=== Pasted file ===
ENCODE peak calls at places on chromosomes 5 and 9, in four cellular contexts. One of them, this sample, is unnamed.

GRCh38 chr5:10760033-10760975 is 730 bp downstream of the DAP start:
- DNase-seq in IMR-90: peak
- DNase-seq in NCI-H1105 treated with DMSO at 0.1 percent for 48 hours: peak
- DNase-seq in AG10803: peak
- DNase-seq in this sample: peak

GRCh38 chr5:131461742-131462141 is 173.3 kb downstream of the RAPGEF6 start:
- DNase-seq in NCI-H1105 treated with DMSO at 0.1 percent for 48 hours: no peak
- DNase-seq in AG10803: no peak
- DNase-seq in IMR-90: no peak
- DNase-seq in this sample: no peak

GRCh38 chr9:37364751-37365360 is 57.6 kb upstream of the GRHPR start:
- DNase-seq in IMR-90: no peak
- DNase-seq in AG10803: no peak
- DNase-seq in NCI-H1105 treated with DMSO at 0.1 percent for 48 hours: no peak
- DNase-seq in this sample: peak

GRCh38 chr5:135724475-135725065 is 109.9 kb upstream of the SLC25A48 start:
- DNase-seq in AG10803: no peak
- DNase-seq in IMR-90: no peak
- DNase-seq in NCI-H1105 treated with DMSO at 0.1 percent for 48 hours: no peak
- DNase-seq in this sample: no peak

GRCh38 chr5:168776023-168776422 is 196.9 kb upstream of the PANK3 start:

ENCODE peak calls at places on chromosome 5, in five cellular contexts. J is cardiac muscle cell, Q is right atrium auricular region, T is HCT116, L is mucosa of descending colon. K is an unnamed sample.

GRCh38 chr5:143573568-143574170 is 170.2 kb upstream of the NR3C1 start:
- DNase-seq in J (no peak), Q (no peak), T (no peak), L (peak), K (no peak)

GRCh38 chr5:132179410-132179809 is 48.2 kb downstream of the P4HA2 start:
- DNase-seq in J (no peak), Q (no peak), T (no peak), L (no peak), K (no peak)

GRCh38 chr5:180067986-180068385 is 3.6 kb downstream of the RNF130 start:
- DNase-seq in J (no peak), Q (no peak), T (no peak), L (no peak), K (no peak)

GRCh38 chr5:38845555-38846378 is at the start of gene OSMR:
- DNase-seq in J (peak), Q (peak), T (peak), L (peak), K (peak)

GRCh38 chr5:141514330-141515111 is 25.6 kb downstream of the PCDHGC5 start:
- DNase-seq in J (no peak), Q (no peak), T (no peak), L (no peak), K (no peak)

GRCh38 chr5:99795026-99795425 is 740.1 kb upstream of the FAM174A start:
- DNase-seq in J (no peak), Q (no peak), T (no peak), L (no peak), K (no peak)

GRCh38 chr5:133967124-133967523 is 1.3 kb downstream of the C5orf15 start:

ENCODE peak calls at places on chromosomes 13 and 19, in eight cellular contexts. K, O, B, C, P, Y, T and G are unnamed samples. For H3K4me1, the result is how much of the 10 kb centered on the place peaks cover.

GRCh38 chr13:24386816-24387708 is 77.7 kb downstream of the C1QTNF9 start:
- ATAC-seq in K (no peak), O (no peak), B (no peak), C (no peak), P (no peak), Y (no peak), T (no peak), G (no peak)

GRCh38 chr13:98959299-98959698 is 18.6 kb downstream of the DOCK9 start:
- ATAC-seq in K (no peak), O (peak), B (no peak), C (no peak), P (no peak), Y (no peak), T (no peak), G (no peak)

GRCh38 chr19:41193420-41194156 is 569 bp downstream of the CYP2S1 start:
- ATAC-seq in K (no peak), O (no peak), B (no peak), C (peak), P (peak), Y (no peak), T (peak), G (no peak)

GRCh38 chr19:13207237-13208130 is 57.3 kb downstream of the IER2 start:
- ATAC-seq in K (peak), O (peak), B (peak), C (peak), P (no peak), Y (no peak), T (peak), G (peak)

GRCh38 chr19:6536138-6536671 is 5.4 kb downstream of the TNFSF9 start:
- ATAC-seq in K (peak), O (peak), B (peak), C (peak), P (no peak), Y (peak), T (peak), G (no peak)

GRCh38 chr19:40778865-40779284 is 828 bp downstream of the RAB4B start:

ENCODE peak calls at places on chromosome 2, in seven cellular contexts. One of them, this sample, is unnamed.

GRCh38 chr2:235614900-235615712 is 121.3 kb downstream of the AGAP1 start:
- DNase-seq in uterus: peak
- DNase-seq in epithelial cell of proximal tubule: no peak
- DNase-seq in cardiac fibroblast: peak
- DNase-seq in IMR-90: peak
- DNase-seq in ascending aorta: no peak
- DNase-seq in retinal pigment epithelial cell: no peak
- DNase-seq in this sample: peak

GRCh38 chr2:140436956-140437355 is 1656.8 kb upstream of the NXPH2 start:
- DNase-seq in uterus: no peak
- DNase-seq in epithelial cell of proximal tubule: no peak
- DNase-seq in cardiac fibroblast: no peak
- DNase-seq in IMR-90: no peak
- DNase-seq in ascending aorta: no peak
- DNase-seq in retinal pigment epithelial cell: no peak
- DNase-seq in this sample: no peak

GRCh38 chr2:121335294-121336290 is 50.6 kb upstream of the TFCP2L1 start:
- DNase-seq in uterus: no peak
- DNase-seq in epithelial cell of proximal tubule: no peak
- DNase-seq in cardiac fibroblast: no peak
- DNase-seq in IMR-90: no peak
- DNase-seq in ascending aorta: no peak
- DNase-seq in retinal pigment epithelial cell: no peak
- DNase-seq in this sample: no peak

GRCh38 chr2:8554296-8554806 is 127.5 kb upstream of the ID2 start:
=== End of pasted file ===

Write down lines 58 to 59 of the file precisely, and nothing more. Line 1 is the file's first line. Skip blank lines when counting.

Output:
GRCh38 chr2:140436956-140437355 is 1656.8 kb upstream of the NXPH2 start:
- DNase-seq in uterus: no peak